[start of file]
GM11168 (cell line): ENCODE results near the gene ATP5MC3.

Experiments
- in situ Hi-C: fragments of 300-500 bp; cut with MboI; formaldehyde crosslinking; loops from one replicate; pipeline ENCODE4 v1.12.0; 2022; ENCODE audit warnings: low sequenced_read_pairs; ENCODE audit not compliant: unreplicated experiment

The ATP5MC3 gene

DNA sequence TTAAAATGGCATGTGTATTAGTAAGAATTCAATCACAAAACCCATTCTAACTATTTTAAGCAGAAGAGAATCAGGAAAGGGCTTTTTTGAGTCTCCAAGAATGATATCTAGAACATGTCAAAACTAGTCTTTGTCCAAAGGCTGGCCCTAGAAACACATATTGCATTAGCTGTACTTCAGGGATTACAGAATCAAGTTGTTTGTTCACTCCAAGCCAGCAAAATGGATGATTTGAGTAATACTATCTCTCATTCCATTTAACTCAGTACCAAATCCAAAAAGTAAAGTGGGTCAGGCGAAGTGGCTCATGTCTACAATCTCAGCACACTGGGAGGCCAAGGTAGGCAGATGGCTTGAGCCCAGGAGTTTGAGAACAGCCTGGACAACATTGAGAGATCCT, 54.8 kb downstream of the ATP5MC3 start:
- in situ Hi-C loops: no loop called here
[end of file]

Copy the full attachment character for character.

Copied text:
GM11168 (cell line): ENCODE results near the gene ATP5MC3.

Experiments
- in situ Hi-C: fragments of 300-500 bp; cut with MboI; formaldehyde crosslinking; loops from one replicate; pipeline ENCODE4 v1.12.0; 2022; ENCODE audit warnings: low sequenced_read_pairs; ENCODE audit not compliant: unreplicated experiment

The ATP5MC3 gene

DNA sequence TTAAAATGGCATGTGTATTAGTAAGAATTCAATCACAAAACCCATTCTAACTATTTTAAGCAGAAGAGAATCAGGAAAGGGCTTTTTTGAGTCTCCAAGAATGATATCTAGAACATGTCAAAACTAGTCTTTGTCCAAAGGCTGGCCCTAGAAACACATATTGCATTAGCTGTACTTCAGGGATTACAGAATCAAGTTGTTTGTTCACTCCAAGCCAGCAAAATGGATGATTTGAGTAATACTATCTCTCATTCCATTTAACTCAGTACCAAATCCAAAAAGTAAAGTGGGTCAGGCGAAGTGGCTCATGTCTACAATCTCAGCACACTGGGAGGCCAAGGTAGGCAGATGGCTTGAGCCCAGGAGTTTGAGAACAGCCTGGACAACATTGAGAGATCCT, 54.8 kb downstream of the ATP5MC3 start:
- in situ Hi-C loops: no loop called here